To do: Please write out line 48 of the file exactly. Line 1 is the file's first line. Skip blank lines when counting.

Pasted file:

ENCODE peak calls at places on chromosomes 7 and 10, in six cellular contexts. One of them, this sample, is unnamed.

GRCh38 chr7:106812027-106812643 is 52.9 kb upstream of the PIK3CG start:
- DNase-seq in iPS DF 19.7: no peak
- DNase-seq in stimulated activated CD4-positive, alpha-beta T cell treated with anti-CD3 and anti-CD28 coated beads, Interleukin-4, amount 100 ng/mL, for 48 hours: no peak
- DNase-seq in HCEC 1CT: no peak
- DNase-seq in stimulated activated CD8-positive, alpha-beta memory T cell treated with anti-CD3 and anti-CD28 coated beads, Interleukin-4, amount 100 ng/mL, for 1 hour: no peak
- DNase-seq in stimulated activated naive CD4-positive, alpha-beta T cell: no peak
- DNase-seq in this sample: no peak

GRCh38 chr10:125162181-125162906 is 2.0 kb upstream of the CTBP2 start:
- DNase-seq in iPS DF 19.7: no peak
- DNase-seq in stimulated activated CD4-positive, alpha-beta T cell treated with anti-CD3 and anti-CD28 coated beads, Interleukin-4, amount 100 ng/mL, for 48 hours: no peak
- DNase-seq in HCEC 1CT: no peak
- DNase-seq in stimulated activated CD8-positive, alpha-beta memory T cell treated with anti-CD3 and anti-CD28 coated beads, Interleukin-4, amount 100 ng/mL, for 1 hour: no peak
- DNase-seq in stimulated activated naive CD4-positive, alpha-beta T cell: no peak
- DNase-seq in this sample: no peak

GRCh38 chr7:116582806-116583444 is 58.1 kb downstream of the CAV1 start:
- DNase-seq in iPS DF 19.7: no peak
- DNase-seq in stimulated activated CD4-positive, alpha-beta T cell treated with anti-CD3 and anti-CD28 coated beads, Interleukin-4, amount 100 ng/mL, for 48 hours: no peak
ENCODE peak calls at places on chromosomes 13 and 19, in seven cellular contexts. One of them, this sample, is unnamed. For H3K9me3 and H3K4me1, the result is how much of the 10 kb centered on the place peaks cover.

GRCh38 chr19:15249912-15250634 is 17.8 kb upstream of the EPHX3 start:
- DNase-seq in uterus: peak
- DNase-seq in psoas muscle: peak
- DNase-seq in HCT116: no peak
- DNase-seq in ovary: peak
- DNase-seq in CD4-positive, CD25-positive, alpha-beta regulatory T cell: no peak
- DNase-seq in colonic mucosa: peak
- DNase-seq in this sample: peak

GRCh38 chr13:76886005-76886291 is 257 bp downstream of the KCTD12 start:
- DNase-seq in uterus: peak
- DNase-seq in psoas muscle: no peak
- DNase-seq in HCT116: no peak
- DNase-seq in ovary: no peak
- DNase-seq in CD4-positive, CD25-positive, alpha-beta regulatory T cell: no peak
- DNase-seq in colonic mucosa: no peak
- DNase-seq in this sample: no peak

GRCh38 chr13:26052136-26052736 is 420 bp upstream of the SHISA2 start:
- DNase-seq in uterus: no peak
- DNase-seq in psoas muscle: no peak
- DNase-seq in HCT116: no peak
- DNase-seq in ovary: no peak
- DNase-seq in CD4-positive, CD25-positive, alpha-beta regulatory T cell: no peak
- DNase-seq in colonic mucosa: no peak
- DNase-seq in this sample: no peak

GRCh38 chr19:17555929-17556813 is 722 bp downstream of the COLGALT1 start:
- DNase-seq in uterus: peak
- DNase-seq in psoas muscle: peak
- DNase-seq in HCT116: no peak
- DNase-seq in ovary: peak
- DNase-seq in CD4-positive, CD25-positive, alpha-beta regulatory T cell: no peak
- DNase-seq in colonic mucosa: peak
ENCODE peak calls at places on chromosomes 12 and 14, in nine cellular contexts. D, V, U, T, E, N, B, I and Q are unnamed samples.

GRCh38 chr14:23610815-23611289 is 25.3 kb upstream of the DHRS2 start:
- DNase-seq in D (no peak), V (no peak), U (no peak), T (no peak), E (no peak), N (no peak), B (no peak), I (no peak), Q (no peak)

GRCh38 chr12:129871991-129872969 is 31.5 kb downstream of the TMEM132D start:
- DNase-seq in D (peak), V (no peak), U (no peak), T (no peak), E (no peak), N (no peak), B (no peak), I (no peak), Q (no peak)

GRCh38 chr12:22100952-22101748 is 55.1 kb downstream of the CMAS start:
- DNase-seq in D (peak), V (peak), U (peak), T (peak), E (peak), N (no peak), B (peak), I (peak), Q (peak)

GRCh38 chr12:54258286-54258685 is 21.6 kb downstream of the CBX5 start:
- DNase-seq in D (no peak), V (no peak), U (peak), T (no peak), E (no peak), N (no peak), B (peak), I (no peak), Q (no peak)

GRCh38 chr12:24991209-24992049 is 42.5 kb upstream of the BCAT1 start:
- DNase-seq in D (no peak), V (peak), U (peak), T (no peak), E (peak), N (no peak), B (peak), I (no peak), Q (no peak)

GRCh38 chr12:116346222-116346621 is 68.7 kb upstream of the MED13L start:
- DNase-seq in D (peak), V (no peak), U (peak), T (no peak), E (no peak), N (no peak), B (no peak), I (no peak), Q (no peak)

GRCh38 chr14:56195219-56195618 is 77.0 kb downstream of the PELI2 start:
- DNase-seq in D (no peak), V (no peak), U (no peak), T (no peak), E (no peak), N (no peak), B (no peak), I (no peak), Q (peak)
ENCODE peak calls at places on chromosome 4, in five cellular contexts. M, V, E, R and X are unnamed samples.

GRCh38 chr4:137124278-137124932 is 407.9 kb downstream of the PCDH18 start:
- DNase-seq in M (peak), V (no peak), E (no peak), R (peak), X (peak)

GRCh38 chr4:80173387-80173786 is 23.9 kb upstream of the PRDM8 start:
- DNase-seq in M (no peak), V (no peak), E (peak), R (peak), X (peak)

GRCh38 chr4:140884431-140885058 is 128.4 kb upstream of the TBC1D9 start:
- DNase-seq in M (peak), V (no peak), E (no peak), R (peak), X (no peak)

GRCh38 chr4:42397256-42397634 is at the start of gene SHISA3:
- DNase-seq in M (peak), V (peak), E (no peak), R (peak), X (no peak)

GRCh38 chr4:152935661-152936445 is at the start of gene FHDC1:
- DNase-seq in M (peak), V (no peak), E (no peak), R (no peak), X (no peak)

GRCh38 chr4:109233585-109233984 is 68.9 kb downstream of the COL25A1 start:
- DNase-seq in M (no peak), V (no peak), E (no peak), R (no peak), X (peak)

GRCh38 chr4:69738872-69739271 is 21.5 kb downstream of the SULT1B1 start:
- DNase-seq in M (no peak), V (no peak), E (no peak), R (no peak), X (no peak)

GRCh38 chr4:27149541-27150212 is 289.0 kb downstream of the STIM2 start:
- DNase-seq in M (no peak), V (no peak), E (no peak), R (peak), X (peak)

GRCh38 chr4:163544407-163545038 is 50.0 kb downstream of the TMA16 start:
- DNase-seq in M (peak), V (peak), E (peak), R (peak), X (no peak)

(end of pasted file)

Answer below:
- DNase-seq in ovary: peak